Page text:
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Compressive time-lapse seismic monitoring of carbon storage and sequestration with the joint recovery model

Ziyi Yin1, Mathias Louboutin2, Felix J. Herrmann1,2
1 School of Computational Science and Engineering, Georgia Institute of Technology
2 School of Earth and Atmospheric Sciences, Georgia Institute of Technology


Time-lapse seismic monitoring of carbon storage and sequestration is often challenging because the time-lapse signature of the growth of CO2 plumes is weak in amplitude and therefore difficult to detect seismically. This situation is compounded by the fact that the surveys are often coarsely sampled and not replicated to reduce costs. As a result, images obtained for different vintages (baseline and monitor surveys) often contain artifacts that may be attributed wrongly to time-lapse changes. To address these issues, we propose to invert the baseline and monitor surveys jointly. By using the joint recovery model, we exploit information shared between multiple time-lapse surveys. Contrary to other time-lapse methods, our approach does not rely on replicating the surveys to detect time-lapse changes. To illustrate this advantage, we present a numerical sensitivity study where CO2 is injected in a realistic synthetic model. This model is representative of the geology in the southeast of the North Sea, an area currently considered for carbon sequestration. Our example demonstrates that the joint recovery model improves the quality of time-lapse images allowing us to monitor the CO2 plume seismically.


Time-lapse seismic imaging technology has recently been deployed by Carbon Capture and Storage (CCS) practitioners to monitor CO2 dynamics in porous media over long periods of time, with the Sleipner project in Norway as a pioneer (Arts et al., 2003; Furre et al., 2017). There have been several major developments to adapt compressive sensing (Janiszewski et al., 2014; F. J. Herrmann and Hennenfent, 2008) and machine learning (Bharadwaj et al., 2020; Kaur et al., 2020) to improve the productivity of (time-lapse) seismic data acquisition (Oghenekohwo et al., 2017; Wason et al., 2017) and imaging (Oghenekohwo and Herrmann, 2015) by exploiting similarities between baseline and monitor surveys. Recent work by D. Li et al. (2020) indicates the potential benefits of a coupled-physics framework where the slow-time subsurface CO2 flow, a rock physics model, and the fast-time wave physics are combined to better understand the dynamics of CO2 plumes and their effect on time-lapse seismic data for the duration of a CCS project. Because the time-lapse signal of CO2 plumes is weak, it continues to pose challenges on the robustness of time-lapse imaging (Lumley et al., 1997).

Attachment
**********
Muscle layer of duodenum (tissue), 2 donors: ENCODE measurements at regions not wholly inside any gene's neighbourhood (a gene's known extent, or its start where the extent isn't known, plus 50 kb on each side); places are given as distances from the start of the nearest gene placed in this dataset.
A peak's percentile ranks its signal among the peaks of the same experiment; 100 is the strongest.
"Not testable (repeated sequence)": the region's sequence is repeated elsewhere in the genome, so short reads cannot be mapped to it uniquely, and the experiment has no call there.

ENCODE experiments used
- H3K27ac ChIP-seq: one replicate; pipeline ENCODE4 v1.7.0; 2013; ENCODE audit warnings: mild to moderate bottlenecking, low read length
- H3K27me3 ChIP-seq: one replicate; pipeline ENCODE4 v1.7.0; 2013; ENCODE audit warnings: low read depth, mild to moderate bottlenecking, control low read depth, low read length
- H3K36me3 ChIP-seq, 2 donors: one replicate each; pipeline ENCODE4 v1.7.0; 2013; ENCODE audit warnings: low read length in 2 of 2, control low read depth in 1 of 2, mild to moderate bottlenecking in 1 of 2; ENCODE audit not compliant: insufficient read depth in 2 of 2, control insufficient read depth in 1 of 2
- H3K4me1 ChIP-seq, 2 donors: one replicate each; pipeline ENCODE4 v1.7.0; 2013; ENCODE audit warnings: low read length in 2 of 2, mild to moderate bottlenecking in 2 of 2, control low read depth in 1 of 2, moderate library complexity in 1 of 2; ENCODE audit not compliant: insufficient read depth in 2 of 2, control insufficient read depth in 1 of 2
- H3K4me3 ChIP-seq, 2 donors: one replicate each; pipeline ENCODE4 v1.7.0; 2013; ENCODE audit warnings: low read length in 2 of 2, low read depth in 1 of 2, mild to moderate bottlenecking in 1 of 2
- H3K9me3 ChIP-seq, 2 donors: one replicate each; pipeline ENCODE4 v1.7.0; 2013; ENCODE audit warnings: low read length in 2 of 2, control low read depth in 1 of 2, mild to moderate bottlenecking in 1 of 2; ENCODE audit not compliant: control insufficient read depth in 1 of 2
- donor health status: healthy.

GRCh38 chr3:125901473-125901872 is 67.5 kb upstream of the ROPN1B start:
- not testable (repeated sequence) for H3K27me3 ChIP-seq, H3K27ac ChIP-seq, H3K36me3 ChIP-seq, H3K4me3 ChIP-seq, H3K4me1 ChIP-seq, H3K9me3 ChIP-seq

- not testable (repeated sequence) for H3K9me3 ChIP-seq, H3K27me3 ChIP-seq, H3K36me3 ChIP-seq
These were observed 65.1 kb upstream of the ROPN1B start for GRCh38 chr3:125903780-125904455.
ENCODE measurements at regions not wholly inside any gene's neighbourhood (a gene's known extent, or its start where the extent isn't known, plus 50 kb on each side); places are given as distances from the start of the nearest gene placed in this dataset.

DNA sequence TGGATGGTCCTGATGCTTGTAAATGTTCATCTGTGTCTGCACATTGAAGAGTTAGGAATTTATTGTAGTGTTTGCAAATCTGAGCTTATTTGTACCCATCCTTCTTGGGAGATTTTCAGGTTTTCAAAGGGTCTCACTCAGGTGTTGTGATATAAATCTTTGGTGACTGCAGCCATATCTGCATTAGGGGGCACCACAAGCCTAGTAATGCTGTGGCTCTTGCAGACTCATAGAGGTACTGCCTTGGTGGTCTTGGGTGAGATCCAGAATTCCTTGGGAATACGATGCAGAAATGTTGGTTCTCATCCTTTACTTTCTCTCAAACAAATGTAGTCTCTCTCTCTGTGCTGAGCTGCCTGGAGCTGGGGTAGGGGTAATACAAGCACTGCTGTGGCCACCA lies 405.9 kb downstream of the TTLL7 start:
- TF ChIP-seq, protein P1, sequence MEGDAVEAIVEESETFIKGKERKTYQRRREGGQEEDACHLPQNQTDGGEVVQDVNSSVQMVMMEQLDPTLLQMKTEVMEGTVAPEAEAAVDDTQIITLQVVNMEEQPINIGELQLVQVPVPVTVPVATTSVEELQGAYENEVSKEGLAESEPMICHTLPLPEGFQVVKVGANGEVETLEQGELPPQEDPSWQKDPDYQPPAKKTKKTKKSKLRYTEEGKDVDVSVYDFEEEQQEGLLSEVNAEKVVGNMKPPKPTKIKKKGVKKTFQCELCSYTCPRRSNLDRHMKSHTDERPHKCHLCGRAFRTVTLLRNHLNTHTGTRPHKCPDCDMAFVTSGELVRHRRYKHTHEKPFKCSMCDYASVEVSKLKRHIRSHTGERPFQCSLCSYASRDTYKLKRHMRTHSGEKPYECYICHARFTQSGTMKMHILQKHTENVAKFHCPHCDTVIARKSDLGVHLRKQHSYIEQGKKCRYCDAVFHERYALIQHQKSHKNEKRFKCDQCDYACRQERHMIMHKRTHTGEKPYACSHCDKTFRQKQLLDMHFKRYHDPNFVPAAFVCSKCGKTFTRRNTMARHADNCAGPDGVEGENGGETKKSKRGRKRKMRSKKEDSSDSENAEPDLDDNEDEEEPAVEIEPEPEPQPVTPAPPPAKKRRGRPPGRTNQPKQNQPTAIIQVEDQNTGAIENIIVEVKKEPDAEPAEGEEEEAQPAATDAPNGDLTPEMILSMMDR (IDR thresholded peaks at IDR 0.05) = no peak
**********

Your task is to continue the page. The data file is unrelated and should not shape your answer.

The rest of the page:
To address some of these challenges, Oghenekohwo et al. (2017);Wason et al. (2017) proposed the joint recovery model (JRM) designed to reap the benefits of low-cost randomized non-replicated acquisition. It takes advantage of the fact that time-lapse seismic data and subsurface structure undergoing localized changes share information among the different vintages. In this extended abstract, we present a synthetic case study to make the case that the dynamics of CO2 plumes can indeed be monitored with active-source surface seismic. The presented work can be considered as a continuation of recent contributions by D. Li et al. (2020), who considered seismic monitoring in a much simpler geological setting involving cross-well tomography. In our study, we consider a 2D subsection of the BG Compass model with a geology representative of the southeast of the North Sea. Blunt sandstones in this area are considered as possible reservoirs for injection of CO2. Aside from assessing the sensitivity of seismic imaging towards monitoring CO2 plumes, we also study the effects of changes in the acquisition and the presence of noise, and how the JRM can be deployed to mitigate these effects of incomplete and non-replicated data.

Our contributions are organized as follows. First, we briefly discuss full-waveform inversion and its linearization as part of time-lapse seismic imaging. Next, we introduce our joint inversion framework that explores commonalities between seismic images associated with the different vintages collected for the duration of a CCS project. We conclude by discussing a realistic time-lapse imaging experiment juxtaposing images obtained by inverting the vintages independently or jointly with JRM.


We first briefly introduce the theoretical framework on which our wave-equation based monitoring framework for CCS is based. While we understand that more complex wave physics, e.g. elastic (Thomsen, 1986) and nonlinear inversions (Xiang Li et al., 2012), may eventually be needed, we begin by deriving a model based on the scalar wave equation parameterized by the squared slowness. We start by introducing the objective for full-waveform inversion and its linearization with respect to an assumed given smooth background model. Based on this linearization, we propose a joint recovery model, which we solve computationally efficiently with linearized Bregman iterations (Yin et al., 2008; Witte et al., 2019b).